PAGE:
Flightless Birds

Flightless birds are birds that through evolution lost the ability to fly.[1] There are over 60 extant species[2] including the well known ratites (ostrich, emu, cassowary, rhea and kiwi) and penguins. The smallest flightless bird is the Inaccessible Island rail (length 12.5 cm, weight 34.7 g). The largest (both heaviest and tallest) flightless bird, which is also the largest living bird, is the ostrich (2.7 m, 156 kg). Ostriches are farmed for their decorative feathers, meat and their skins, which are used to make leather.

Many domesticated birds, such as the domestic chicken and domestic duck, have lost the ability to fly for extended periods, although their ancestral species, the red junglefowl and mallard, respectively, are capable of extended flight.

Flightlessness has evolved in many different birds independently. There were also other families of flightless birds, such as the now extinct Phorusrhacidae, that evolved to be powerful terrestrial predators. Taking this to a greater extreme, the terror birds (and their relatives the bathornithids), eogruids, gastornithiforms, and dromornithids (all extinct) all evolved similar body shapes – long legs, long necks and big heads – but none of them were closely related. Furthermore, they also share traits of being giant, flightless birds with vestigial wings, long legs, and long necks with some of the ratites, although they are not related.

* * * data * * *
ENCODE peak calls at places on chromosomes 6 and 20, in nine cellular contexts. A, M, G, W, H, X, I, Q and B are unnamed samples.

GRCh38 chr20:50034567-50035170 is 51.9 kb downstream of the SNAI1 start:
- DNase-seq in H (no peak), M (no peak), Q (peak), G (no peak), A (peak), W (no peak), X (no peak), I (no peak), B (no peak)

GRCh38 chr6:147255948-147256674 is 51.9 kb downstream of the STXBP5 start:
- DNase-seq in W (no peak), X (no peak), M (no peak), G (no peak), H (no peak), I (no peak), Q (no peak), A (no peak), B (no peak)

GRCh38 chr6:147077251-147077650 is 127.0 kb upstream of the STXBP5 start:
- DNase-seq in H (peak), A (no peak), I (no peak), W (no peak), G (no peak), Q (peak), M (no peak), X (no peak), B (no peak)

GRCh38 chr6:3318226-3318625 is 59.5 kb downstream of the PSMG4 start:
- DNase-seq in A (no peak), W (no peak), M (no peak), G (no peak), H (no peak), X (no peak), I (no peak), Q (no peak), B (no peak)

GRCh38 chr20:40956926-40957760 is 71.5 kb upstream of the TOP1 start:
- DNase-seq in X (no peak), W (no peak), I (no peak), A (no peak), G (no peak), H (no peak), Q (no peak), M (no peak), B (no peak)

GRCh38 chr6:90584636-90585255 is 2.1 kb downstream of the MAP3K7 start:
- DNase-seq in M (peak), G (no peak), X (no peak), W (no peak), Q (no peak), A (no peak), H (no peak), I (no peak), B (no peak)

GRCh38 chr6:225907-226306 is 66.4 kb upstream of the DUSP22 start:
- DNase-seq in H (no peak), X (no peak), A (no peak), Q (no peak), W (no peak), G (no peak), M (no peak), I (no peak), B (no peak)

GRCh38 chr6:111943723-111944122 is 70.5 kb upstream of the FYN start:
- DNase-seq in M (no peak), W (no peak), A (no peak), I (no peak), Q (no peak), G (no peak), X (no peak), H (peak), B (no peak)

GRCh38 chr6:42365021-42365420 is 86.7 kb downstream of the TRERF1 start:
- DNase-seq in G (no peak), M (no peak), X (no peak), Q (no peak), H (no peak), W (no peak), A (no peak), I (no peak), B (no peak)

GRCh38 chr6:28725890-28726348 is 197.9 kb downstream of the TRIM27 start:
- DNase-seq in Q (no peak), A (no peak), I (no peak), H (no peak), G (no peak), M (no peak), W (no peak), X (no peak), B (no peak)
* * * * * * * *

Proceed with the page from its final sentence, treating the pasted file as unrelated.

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Divergences and losses of flight within ratite lineage occurred after the K-Pg extinction event wiped out all non-avian dinosaurs and large vertebrates 66 Ma[5] The immediate evacuation of niches following the mass extinction provided opportunities for Palaeognathes to distribute and occupy novel environments. New ecological influences selectively pressured different taxon to converge on flightless modes of existence by altering them morphologically and behaviorally. The successful acquisition and protection of a claimed territory selected for large size and cursoriality in Tertiary ancestors of ratites[6] Temperate rainforests dried out throughout the Miocene and transformed into semi arid deserts causing habitats to be widely spread across the growingly disparate landmasses. Cursoriality was an economic means of traveling long distances to acquire food that was usually low laying vegetation and more easily accessed by walking[6] Traces of these events are reflected in ratite distribution throughout semi-arid grasslands and deserts today

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